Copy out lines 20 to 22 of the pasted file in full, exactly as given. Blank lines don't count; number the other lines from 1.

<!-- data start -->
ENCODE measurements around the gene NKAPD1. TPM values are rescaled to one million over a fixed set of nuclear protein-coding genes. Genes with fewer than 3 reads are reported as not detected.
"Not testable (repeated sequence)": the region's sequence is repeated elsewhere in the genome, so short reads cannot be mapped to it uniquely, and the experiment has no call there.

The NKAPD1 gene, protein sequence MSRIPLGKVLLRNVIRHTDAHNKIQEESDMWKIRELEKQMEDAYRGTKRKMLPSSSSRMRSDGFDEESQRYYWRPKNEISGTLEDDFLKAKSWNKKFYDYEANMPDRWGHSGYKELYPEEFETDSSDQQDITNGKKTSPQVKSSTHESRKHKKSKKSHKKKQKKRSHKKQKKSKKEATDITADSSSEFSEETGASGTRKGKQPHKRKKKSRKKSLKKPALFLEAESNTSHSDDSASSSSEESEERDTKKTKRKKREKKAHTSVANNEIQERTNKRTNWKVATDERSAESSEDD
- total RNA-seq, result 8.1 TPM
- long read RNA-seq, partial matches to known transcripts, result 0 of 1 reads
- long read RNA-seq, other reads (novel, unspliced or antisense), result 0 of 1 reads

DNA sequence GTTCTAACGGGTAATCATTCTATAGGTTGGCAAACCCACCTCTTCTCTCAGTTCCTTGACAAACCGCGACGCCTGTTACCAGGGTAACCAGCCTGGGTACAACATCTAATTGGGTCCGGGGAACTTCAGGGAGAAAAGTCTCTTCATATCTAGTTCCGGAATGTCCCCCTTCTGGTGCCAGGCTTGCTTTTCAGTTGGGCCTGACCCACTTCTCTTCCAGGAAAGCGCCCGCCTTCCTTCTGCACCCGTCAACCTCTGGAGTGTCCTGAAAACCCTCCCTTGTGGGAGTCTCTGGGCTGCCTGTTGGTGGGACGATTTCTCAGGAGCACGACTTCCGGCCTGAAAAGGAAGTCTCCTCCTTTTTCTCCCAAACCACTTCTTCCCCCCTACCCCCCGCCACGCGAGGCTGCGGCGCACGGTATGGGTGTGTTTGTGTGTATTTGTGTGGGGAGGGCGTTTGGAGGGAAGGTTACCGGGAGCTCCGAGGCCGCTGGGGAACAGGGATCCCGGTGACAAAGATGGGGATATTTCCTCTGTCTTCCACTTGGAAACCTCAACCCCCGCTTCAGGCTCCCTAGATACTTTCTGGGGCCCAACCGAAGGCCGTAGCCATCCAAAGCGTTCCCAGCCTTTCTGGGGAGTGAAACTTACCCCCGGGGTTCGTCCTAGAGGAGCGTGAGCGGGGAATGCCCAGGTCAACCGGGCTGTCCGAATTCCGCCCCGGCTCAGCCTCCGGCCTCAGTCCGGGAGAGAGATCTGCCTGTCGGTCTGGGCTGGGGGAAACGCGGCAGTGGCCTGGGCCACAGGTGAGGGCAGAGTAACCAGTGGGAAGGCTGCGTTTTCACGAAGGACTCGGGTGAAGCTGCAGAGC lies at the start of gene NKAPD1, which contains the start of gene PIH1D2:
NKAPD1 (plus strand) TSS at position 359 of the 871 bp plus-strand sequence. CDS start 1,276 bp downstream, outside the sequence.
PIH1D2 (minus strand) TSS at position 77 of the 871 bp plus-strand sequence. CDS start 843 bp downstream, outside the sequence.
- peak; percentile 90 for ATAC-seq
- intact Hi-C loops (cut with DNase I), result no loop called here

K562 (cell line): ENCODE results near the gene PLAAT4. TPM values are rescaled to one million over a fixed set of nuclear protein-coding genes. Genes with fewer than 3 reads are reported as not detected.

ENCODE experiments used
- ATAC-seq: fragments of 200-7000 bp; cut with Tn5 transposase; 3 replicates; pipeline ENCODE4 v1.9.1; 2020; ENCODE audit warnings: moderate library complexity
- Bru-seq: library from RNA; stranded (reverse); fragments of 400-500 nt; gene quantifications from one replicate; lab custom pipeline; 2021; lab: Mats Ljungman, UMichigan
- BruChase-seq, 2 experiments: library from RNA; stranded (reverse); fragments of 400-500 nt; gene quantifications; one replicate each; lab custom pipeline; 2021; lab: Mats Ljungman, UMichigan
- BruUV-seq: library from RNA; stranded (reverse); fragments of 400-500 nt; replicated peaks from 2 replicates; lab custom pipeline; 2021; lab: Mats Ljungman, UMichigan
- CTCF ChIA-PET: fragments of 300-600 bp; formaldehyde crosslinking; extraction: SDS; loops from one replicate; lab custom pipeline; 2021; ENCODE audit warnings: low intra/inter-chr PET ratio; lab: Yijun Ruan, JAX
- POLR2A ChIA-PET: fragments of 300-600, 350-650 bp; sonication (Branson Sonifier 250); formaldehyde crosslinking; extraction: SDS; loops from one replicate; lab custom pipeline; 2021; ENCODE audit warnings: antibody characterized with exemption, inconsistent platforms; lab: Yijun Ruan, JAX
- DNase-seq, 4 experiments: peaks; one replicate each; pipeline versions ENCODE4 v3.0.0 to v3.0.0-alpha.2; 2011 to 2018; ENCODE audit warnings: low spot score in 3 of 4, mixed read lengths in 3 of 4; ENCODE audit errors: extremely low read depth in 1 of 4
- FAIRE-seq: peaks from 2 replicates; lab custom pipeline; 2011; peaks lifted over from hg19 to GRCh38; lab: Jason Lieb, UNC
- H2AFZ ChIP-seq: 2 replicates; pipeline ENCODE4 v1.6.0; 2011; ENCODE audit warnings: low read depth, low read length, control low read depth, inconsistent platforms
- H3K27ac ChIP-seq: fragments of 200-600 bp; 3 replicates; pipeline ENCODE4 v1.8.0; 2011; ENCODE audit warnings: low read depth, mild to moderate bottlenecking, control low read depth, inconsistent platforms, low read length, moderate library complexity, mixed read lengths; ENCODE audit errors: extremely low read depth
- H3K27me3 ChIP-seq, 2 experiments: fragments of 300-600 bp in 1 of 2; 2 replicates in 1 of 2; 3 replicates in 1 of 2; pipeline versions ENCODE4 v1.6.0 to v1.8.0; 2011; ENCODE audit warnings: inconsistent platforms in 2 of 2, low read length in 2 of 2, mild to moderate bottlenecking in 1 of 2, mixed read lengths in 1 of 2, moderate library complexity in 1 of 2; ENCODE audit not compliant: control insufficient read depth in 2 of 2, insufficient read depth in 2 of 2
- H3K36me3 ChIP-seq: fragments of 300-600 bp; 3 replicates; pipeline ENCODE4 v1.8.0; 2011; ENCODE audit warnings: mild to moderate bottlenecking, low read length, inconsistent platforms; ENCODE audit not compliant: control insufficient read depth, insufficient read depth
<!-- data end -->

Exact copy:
- DNase-seq, 4 experiments: peaks; one replicate each; pipeline versions ENCODE4 v3.0.0 to v3.0.0-alpha.2; 2011 to 2018; ENCODE audit warnings: low spot score in 3 of 4, mixed read lengths in 3 of 4; ENCODE audit errors: extremely low read depth in 1 of 4
- FAIRE-seq: peaks from 2 replicates; lab custom pipeline; 2011; peaks lifted over from hg19 to GRCh38; lab: Jason Lieb, UNC
- H2AFZ ChIP-seq: 2 replicates; pipeline ENCODE4 v1.6.0; 2011; ENCODE audit warnings: low read depth, low read length, control low read depth, inconsistent platforms